Searching over 5,500,000 cases.


searching
Buy This Entire Record For $7.95

Download the entire decision to receive the complete text, official citation,
docket number, dissents and concurrences, and footnotes for this case.

Learn more about what you receive with purchase of this case.

GREENSMITH CO. v. COM SYS.

August 26, 1992

GREENSMITH COMPANY, INC., and J.N. BEARDEN, III, Plaintiffs,
v.
COM SYSTEMS, INC., RESURGENS COMMUNICATIONS GROUP INC., and JOHN D. PHILLIPS, Defendants.



The opinion of the court was delivered by: DICKINSON R. DEBEVOISE

 DEBEVOISE, District Judge

 This cause of action was removed from the New Jersey State Courts on or about June 1, 1992. Plaintiffs contend that Defendants' Notice of Removal was not filed in a timely fashion; consequently, they move to remand. For the reasons set forth below, Plaintiffs' motion is granted.

 STATEMENT OF FACTS AND PROCEDURAL HISTORY

 Plaintiffs filed this suit in the Superior Court of New Jersey, Morris County on April 13, 1992. Plaintiffs maintain that Defendant John D. Phillips ("Phillips") was served with a summons and copy of the Complaint on April 27, 1992. Defendants contend that service upon Phillips was improper. Defendant Resurgens Communications Group, Inc. ("Resurgens") was served with a summons and copy of the Complaint on May 6, 1992 via its agent, Corporation Trust Company. The third Defendant, Comm Systems, Inc. ("Com Systems") was served on June 1, 1992.

 Defendants filed a Petition for Removal from state court on June 1, 1992. The Petition, filed in Defendant Resurgens name, stated that removal was made with the consent of Defendants Phillips and Com Systems. Pursuant to Defendants' Petition, the case was removed from the state court.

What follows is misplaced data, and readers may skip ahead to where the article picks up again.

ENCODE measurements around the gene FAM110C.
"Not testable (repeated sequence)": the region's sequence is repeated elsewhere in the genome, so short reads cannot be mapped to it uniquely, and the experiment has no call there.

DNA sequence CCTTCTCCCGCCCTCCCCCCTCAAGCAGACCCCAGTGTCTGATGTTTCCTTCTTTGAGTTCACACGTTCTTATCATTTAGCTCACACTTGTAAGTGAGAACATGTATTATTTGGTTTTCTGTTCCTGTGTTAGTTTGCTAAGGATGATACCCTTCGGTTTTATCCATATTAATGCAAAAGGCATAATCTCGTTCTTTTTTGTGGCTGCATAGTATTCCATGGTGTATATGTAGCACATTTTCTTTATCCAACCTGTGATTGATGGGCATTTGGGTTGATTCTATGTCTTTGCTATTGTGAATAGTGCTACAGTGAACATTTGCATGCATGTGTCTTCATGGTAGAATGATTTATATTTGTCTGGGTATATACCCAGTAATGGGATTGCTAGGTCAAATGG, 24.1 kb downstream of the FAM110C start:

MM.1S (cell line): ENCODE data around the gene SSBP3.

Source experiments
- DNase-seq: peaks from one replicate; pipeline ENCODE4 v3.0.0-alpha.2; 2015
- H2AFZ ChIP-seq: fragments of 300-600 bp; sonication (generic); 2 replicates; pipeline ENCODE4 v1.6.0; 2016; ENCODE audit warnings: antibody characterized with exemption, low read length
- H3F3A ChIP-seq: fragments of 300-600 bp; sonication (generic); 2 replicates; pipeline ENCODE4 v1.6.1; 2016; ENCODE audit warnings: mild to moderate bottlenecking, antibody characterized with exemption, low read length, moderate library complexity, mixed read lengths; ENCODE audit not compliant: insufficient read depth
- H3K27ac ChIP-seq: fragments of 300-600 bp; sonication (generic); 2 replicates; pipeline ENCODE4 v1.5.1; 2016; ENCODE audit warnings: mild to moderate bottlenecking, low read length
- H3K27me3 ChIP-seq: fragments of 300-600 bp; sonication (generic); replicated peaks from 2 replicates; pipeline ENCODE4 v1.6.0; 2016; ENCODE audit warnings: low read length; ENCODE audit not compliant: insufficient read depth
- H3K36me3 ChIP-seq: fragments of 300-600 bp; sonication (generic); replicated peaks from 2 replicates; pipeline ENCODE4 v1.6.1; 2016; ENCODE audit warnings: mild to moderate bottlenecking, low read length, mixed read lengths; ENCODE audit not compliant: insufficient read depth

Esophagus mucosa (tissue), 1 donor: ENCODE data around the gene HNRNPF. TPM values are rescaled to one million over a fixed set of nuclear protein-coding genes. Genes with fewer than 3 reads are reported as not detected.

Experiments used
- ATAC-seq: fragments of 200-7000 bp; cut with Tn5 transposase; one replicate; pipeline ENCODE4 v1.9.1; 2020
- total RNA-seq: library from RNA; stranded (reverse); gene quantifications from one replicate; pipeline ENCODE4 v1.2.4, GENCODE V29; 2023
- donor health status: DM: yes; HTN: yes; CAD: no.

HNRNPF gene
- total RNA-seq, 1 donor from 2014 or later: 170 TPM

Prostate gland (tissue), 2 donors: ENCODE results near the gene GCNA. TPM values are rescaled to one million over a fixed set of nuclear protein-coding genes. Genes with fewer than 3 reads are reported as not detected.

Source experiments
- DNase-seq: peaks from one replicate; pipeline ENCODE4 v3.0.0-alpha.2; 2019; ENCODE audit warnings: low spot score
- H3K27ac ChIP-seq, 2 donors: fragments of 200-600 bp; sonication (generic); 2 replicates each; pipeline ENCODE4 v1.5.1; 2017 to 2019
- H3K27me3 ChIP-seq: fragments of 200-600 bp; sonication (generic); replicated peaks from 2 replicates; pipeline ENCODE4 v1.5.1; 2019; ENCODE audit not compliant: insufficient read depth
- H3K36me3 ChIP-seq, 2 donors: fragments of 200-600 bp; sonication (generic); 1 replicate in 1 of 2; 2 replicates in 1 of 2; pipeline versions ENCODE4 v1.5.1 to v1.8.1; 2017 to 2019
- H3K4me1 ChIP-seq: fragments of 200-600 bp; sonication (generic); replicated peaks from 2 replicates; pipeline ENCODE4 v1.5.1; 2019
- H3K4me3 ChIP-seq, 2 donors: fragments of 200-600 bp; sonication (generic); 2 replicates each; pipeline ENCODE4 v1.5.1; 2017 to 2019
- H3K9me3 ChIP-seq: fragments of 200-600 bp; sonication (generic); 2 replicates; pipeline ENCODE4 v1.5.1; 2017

DISCUSSION

 A. Removal

 The time limits governing removal of actions to federal court are stated in 28 U.S.C. § 1446(b):

 The notice of removal of a civil action or proceeding shall be filed within thirty days after the receipt by the defendant, through service or otherwise, of a copy of the initial pleading setting forth the claim for relief upon which such action or proceeding is based, or within thirty days after the service of summons upon the defendant if such initial pleading has then been filed in court and is not required to be served on the defendant, whichever period is shorter.

 Pursuant to this rule, removal must be made within 30 days, after receipt by the defendant, through service or otherwise, of a copy of the initial pleadings.

 Plaintiffs' motion raises two pivotal issues: (i) whether receipt of the pleadings is sufficient to trigger the 30 day time period established in 1446(b) or whether service is necessary to commence the 30 day limitation; and (ii) whether, in multi-defendant cases, receipt of the pleadings by the first defendant triggers the 30 day removal period provided in 1146(b) for all defendants. As noted by the parties in their respective briefs, the Third Circuit has not squarely addressed the first issue. The intent of the drafters, however, is clear. The statute provides that a notice of removal "shall be filed within thirty days after the receipt by the defendant, through service or otherwise," of a copy of the pleadings. The plain language of this rule is unequivocal: the thirty day limitation will begin to run after receipt of the pleadings. Receipt is not limited to service; rather, it is granted broader application. Accordingly, I conclude that service is not required under the rule. All that is required to trigger the thirty day statute of limitations is receipt of the pleadings. See North Jersey Sav. & Loan v. Fidelity & Deposit Co. of Maryland, 125 F.R.D. 96, 100 (D.N.J.1988) (relying upon Cooperman v. Board of Educ. of Hillside Township, 577 F.Supp. 52 (D.N.J.1983).

 In the instant case, it is undisputed that Phillips received a copy of Complaint on April 27, 1992 by certified mail. See Defendants' Memorandum in Opposition to Plaintiffs' Motion to Remand at 3. The time for removal, therefore, began to run on April 27, 1992.

 The second issue raised in this motion is also a novel one which has not been squarely addressed by the Third Circuit: whether, in multi-defendant cases, receipt of the pleadings by the first defendant triggers the 30 day ...


Buy This Entire Record For $7.95

Download the entire decision to receive the complete text, official citation,
docket number, dissents and concurrences, and footnotes for this case.

Learn more about what you receive with purchase of this case.